Issue: What is the standard for a grant of summary judgment under Nebraska law?
|Area of Law:||Litigation & Procedure|
|Keywords:||Summary judgment; No genuine issue as to any material fact; Judgment as a matter of law|
|Cited Cases:||370 N.W.2d 93; 219 Neb. 610; 220 Neb. 328; 398 N.W.2d 693|
|Cited Statutes:||Neb. Rev. Stat. Ann. § 25-1332 (1999)|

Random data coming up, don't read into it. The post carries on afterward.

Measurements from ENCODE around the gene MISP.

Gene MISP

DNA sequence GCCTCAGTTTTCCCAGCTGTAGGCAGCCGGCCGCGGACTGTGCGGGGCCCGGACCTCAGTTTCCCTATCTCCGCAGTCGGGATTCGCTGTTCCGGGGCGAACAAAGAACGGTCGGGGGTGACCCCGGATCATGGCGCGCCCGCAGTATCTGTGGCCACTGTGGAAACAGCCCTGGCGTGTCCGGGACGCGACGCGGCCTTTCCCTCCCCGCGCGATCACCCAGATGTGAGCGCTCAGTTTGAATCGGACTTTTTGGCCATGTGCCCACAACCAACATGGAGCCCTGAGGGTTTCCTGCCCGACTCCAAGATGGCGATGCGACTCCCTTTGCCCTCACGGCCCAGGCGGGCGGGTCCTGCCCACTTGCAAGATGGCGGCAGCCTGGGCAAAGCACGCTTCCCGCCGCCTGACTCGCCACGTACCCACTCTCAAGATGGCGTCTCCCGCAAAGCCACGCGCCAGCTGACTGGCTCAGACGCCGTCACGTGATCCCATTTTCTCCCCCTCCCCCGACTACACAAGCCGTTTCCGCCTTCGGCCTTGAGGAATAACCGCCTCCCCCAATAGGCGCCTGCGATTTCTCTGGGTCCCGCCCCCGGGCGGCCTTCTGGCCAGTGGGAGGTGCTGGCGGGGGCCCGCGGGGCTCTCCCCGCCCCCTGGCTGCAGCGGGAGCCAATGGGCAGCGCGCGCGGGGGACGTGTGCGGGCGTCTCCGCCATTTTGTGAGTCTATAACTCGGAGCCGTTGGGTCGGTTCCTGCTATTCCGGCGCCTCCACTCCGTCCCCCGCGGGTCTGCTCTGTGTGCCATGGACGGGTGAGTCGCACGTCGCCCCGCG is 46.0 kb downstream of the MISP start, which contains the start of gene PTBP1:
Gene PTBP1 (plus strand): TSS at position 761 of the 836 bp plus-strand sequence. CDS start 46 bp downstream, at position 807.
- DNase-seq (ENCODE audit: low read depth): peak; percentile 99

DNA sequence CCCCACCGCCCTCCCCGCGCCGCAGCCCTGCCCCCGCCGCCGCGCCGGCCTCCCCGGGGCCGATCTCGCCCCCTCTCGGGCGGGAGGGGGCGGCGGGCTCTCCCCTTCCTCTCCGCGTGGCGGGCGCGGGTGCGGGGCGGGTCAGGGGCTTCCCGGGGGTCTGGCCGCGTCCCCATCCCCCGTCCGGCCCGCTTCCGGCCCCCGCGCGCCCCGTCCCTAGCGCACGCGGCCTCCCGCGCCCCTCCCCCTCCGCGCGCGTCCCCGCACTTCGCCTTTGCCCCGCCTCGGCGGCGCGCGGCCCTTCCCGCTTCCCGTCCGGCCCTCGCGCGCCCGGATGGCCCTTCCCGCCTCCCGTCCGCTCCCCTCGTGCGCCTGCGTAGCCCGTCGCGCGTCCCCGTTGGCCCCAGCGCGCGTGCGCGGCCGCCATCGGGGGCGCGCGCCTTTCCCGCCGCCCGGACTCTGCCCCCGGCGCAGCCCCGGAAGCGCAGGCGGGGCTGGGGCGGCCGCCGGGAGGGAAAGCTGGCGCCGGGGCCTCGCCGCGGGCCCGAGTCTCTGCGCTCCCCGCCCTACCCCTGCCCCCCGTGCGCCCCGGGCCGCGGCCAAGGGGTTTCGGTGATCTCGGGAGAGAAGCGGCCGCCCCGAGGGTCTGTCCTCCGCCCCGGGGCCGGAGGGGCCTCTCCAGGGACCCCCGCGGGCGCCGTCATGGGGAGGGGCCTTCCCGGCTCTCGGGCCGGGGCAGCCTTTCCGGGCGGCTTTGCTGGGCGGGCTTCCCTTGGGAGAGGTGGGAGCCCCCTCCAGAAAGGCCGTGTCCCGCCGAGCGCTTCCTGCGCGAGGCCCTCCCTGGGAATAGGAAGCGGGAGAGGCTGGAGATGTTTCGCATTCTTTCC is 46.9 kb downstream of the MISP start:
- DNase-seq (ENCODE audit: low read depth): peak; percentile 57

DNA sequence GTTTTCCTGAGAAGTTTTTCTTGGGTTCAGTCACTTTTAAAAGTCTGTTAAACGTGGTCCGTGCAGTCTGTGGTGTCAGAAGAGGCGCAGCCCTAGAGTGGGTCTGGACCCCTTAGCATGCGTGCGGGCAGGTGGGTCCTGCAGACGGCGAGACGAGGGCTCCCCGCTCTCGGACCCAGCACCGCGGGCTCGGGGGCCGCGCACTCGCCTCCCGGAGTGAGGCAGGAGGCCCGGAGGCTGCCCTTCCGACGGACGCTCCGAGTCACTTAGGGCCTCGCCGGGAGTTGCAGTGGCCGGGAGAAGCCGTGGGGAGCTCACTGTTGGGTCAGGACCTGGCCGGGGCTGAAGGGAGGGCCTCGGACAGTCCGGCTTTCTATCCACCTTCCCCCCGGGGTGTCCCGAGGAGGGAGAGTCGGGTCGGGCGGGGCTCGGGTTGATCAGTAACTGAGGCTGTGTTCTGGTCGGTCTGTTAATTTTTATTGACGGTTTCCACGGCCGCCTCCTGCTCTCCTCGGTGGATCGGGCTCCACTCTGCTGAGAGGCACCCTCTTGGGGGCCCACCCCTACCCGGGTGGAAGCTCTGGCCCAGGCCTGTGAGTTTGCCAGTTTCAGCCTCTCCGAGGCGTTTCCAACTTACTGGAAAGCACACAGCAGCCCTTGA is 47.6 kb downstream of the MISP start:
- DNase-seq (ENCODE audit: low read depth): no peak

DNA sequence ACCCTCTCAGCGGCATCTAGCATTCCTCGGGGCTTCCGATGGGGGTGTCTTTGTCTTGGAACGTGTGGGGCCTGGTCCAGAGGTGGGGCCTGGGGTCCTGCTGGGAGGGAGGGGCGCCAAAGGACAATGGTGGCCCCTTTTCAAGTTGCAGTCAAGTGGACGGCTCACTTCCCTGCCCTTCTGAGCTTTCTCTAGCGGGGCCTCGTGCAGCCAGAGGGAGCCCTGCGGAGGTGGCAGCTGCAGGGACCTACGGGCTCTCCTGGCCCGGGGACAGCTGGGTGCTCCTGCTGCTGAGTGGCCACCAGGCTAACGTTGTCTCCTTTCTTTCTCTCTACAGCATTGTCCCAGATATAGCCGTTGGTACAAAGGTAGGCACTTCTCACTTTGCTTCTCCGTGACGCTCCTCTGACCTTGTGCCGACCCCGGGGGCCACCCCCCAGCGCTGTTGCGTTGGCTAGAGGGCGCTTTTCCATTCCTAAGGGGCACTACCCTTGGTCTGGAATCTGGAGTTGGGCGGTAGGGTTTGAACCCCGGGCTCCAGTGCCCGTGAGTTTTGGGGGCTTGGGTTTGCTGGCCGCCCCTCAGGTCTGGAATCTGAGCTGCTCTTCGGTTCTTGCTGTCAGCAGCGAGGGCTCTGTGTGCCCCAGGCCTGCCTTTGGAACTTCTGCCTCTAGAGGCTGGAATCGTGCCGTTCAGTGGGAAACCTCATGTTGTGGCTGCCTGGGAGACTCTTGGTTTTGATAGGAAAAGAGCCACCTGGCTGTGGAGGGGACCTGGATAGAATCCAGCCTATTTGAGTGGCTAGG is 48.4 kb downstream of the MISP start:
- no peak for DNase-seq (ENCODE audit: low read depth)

Summary judgment is appropriate if the evidence on file shows that “there is no genuine issue as to any material fact, that the ultimate inferences to be drawn from those facts are clear, and that the moving party is entitled to a judgment as a matter of law.” Yankton Prod. Credit Ass’n v. Larsen, 219 Neb. 610, 614, 365 N.W.2d 430, 432 (1985); Neb. Rev. Stat. Ann. § 25-1332 (1999). The moving party has the burden of establishing that summary judgment is appropriate. Deutsche Credit Corp. v. Hi-Bo Farms, Inc., 224 Neb. 463, 469, 398 N.W.2d 693, 697 (1987). In reviewing a motion for summary judgment, the court must consider all evidence in favor of the non-moving party, and any reasonable doubt as to the existence of genuine issues of material fact must be resolved in that party’s favor. Mayer v. Howard, 220 Neb. 328, 332, 370 N.W.2d 93, 96 (1985).